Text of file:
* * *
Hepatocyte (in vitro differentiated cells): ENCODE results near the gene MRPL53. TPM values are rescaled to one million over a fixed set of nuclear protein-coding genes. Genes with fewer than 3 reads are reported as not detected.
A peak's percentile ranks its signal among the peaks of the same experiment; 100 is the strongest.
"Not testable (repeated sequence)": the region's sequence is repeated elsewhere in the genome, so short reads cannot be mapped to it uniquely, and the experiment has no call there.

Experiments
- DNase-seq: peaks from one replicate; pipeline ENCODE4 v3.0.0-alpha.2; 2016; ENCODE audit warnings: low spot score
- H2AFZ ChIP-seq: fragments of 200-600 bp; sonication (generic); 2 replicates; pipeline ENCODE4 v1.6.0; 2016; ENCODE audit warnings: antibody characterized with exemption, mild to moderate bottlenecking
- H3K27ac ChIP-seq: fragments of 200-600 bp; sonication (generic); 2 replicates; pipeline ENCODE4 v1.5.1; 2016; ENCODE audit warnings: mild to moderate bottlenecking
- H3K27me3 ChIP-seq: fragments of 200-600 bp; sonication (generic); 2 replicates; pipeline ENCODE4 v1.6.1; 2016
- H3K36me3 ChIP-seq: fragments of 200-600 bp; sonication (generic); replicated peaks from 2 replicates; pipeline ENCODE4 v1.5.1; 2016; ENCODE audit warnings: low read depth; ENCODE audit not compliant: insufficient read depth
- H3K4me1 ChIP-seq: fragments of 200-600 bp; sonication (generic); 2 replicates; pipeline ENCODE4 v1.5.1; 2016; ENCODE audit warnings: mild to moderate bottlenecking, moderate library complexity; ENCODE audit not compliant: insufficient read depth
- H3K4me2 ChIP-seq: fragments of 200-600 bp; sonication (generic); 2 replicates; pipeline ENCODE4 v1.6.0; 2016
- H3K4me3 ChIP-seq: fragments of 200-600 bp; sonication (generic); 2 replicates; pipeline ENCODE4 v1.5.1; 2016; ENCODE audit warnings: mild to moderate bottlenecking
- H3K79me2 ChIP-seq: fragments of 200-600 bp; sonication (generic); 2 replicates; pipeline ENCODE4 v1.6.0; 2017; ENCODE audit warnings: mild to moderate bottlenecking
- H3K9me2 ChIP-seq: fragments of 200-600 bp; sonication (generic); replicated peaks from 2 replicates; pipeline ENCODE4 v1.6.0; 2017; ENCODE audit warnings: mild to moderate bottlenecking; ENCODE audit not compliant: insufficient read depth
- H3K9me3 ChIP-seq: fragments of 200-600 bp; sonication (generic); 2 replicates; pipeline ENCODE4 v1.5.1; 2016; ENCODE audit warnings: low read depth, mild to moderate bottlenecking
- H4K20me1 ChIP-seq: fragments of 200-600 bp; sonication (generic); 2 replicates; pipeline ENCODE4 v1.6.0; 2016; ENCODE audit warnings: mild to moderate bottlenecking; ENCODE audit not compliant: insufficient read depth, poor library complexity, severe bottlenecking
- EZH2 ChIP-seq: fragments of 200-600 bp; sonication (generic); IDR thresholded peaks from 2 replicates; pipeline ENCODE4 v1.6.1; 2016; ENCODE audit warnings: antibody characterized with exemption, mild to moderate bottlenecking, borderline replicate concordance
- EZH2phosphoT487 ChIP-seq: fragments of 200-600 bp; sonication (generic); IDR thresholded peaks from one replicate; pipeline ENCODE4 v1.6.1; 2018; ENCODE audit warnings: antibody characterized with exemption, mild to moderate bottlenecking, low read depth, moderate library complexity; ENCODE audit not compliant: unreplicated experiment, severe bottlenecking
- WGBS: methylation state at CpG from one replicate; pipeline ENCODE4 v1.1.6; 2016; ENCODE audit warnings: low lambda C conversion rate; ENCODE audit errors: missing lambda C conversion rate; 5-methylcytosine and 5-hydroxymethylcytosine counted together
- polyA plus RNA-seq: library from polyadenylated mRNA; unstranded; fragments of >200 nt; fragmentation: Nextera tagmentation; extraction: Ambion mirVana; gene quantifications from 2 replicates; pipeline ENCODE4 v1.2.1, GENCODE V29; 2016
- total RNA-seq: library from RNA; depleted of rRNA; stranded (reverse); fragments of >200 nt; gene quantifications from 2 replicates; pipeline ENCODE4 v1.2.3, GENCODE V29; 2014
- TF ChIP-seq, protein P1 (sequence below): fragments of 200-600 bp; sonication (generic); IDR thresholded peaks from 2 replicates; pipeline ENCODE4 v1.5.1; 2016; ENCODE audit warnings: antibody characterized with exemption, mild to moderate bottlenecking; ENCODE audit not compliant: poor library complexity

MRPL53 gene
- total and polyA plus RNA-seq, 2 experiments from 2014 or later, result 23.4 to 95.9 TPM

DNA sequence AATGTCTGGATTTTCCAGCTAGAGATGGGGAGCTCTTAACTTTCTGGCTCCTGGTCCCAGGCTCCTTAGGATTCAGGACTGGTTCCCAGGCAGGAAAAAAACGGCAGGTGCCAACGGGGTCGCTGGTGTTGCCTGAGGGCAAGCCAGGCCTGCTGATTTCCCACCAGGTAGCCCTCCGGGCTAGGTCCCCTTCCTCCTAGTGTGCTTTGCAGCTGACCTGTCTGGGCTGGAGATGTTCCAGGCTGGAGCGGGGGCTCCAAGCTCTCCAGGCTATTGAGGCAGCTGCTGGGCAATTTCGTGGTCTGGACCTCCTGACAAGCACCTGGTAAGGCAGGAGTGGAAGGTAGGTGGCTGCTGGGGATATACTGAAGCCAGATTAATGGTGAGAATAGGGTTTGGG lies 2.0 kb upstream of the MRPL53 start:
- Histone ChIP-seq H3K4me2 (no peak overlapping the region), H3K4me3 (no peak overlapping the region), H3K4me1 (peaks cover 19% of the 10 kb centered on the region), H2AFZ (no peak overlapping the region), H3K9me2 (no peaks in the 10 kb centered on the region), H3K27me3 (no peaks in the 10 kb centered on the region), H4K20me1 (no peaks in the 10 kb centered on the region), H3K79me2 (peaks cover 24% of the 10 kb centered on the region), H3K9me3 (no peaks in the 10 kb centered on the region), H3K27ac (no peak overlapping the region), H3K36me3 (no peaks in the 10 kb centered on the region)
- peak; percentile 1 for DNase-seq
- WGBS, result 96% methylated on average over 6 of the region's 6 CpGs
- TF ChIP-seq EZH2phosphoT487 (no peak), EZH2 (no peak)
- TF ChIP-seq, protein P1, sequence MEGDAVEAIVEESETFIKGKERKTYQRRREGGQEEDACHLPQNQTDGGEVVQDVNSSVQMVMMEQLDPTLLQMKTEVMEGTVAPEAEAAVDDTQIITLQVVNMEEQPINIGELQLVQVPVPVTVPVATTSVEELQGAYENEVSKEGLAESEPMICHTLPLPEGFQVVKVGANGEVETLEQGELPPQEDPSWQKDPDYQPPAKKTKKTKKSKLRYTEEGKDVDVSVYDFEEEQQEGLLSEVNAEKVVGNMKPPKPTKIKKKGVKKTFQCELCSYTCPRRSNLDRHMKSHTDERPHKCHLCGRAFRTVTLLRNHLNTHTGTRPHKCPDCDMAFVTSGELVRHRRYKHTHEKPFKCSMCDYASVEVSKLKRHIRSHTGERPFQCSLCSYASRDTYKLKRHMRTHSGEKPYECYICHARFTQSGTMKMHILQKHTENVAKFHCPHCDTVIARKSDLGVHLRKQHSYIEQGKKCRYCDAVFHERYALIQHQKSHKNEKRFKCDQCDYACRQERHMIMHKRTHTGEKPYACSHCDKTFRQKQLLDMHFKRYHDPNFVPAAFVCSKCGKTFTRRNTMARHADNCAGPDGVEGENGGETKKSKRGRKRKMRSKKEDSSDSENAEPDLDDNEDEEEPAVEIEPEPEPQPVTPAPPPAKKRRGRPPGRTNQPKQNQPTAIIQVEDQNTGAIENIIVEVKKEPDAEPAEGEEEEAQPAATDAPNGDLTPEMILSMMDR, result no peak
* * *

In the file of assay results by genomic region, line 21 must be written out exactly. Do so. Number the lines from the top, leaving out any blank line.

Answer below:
- total RNA-seq: library from RNA; depleted of rRNA; stranded (reverse); fragments of >200 nt; gene quantifications from 2 replicates; pipeline ENCODE4 v1.2.3, GENCODE V29; 2014